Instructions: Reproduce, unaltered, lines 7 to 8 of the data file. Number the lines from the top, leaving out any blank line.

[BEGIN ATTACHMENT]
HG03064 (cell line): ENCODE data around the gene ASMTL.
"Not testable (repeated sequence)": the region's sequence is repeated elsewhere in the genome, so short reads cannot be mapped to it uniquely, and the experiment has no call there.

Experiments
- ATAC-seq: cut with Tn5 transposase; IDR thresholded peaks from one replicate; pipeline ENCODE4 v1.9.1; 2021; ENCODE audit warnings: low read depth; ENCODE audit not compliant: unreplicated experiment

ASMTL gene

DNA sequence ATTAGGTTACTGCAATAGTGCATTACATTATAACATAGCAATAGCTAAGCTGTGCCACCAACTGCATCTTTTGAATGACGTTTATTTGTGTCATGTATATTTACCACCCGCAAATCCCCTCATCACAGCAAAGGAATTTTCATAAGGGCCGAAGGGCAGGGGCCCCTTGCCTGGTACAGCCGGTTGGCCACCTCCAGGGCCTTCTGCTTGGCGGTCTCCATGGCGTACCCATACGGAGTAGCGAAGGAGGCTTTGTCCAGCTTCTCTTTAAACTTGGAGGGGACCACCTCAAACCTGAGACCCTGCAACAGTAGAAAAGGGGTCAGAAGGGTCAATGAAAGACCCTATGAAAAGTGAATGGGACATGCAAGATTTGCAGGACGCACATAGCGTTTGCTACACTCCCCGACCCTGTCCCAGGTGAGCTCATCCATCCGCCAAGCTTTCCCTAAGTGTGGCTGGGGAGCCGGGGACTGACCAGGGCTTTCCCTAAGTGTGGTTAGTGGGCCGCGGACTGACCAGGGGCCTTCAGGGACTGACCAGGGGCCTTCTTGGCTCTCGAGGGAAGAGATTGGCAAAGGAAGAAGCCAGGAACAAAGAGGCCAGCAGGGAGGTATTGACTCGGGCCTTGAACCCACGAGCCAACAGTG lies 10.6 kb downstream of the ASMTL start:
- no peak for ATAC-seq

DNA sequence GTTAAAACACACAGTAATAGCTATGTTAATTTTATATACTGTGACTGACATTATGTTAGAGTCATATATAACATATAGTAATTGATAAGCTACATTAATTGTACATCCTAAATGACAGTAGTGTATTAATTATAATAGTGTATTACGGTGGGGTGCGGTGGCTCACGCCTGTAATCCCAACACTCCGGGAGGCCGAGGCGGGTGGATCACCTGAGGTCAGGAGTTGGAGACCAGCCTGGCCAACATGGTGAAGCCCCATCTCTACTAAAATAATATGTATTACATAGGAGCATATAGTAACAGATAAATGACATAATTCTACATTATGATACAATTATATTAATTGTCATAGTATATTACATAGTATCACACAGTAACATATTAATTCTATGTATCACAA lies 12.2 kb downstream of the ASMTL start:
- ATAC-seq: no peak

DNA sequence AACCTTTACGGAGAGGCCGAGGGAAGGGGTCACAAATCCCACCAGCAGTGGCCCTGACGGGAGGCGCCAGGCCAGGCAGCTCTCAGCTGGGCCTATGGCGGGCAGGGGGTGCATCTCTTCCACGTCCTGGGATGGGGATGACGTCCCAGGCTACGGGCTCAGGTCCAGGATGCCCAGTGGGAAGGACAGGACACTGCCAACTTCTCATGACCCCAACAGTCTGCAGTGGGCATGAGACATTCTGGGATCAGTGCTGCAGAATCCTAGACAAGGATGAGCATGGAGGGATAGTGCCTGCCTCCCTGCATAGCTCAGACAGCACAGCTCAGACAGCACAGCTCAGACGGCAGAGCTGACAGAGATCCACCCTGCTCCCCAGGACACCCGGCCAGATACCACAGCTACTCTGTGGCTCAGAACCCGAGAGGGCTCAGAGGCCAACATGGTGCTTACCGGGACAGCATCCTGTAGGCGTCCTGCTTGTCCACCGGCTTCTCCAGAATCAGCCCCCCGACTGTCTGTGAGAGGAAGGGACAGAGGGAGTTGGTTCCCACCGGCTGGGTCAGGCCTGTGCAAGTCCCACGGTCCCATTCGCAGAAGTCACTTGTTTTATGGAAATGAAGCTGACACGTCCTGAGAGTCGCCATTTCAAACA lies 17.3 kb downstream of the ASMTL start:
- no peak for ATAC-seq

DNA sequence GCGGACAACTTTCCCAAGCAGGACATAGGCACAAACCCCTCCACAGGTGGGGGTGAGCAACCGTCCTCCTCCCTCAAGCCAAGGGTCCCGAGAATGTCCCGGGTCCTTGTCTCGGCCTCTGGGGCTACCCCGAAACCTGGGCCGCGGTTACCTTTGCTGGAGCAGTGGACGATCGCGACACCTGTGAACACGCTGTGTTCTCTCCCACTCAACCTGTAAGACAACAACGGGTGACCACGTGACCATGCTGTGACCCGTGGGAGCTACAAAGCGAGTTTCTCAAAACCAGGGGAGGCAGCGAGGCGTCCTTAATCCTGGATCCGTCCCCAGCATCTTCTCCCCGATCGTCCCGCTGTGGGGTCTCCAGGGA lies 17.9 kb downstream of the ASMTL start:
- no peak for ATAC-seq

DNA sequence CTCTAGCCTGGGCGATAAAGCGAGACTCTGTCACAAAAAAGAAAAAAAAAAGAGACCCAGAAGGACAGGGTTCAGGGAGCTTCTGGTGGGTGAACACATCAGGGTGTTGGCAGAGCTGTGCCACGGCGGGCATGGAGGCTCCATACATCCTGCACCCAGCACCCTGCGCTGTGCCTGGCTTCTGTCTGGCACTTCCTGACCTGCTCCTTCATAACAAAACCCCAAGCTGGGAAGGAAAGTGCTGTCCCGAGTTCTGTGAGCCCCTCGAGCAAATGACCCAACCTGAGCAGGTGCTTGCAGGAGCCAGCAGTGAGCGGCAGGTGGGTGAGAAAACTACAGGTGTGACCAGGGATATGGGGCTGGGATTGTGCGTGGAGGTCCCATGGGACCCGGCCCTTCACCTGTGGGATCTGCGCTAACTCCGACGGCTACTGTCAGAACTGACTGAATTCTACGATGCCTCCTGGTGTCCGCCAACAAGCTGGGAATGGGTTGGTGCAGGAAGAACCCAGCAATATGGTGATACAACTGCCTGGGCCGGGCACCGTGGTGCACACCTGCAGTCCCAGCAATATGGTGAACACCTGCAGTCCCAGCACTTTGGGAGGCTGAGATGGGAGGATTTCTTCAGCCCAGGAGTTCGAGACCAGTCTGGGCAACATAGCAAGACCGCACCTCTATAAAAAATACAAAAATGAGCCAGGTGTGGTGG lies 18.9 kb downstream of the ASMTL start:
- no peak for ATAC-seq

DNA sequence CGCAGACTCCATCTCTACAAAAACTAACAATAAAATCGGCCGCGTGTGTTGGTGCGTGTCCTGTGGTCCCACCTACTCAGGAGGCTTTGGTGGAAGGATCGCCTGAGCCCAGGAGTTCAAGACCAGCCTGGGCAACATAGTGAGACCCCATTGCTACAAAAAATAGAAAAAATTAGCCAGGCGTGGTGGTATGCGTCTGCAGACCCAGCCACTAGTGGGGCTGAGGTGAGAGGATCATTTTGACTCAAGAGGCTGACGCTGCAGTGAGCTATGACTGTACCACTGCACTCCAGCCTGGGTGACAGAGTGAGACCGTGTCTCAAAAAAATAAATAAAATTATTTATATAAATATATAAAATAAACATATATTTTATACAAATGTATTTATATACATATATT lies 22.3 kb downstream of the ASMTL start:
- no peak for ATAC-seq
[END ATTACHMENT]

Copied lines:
- no peak for ATAC-seq

DNA sequence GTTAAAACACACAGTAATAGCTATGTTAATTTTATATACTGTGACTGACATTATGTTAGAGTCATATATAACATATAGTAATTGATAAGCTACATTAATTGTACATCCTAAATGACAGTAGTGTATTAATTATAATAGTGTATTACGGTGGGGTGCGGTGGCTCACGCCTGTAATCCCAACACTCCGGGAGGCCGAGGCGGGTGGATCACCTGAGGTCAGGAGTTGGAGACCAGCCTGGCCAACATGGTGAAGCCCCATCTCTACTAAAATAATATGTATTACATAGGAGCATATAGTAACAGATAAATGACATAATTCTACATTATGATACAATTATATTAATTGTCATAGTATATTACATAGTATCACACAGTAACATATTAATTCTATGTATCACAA lies 12.2 kb downstream of the ASMTL start: